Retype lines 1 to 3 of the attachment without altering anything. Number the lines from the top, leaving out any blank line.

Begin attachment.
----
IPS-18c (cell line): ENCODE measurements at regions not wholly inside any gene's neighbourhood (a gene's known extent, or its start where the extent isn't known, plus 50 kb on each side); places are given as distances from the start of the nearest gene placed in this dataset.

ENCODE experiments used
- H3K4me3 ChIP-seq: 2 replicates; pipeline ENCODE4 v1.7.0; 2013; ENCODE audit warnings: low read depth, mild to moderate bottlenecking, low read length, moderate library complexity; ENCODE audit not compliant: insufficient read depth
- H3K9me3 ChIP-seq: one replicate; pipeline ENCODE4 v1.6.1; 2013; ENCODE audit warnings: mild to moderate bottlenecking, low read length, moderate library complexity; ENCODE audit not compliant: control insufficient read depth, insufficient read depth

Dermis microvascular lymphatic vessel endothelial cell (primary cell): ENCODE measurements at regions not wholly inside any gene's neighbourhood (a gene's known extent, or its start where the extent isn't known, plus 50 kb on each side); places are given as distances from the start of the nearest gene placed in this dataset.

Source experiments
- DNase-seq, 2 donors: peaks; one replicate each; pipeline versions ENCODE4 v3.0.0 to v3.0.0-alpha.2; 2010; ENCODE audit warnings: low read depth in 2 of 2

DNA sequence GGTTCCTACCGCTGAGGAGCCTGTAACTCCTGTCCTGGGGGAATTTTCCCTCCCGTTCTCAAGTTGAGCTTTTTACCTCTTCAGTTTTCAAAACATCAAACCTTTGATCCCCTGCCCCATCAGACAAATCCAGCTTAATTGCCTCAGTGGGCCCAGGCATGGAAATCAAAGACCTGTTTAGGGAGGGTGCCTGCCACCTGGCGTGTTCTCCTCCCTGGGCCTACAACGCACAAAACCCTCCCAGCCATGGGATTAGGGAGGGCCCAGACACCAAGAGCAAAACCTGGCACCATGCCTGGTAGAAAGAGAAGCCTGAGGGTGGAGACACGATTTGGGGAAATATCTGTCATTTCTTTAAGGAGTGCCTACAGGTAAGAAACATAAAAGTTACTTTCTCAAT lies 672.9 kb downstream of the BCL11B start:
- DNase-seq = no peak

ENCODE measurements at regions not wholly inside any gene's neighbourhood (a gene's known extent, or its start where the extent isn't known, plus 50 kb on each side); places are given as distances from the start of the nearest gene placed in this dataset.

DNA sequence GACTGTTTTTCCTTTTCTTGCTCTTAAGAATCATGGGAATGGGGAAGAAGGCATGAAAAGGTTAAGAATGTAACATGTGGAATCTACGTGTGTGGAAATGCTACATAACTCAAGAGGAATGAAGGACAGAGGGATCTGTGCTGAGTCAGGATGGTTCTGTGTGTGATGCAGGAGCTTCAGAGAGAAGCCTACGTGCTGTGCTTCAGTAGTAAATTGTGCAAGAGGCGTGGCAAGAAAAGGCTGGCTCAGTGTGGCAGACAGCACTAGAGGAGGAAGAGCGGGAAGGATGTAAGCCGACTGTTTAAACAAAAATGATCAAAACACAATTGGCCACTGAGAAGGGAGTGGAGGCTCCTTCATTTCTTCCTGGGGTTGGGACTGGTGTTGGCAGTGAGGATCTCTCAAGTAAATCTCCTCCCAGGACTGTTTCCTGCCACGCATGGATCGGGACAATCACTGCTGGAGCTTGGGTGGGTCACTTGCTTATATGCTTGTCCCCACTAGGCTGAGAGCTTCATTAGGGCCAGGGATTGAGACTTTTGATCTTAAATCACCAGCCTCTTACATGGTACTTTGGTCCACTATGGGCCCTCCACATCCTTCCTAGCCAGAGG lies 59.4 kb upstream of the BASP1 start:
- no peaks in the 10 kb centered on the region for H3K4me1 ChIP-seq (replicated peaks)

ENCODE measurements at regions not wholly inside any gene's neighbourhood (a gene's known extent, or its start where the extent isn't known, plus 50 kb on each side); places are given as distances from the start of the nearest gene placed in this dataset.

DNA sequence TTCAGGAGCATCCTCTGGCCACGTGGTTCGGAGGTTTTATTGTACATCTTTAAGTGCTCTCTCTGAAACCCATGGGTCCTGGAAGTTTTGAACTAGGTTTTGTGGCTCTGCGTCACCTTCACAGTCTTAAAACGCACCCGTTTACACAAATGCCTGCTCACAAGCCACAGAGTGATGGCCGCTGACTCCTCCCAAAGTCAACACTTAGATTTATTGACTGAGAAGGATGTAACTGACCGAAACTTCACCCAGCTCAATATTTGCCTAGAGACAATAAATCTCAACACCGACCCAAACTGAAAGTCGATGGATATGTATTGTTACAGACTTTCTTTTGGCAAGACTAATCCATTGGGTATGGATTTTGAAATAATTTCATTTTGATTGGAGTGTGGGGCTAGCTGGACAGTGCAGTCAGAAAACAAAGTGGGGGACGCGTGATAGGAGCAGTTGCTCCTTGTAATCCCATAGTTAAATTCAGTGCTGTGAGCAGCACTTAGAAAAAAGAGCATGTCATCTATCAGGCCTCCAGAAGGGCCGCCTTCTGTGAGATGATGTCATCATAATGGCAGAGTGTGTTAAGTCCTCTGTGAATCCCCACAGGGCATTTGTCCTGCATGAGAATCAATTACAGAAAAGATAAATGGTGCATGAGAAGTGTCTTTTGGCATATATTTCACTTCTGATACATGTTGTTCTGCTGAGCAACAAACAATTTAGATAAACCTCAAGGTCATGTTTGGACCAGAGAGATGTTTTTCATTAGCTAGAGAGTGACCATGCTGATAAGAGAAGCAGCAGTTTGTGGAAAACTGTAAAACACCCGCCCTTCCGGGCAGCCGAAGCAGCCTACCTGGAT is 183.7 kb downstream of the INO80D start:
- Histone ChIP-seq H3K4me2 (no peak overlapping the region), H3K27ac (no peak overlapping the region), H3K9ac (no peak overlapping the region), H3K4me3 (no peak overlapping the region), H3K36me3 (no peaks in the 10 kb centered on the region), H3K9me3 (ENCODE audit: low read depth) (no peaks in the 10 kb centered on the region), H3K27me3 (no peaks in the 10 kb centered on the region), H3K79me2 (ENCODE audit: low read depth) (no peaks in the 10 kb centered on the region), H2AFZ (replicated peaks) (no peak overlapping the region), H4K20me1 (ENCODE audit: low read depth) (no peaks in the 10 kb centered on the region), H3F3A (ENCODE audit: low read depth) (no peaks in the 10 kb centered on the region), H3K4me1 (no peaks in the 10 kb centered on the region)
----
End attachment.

IPS-18c (cell line): ENCODE measurements at regions not wholly inside any gene's neighbourhood (a gene's known extent, or its start where the extent isn't known, plus 50 kb on each side); places are given as distances from the start of the nearest gene placed in this dataset.

ENCODE experiments used
- H3K4me3 ChIP-seq: 2 replicates; pipeline ENCODE4 v1.7.0; 2013; ENCODE audit warnings: low read depth, mild to moderate bottlenecking, low read length, moderate library complexity; ENCODE audit not compliant: insufficient read depth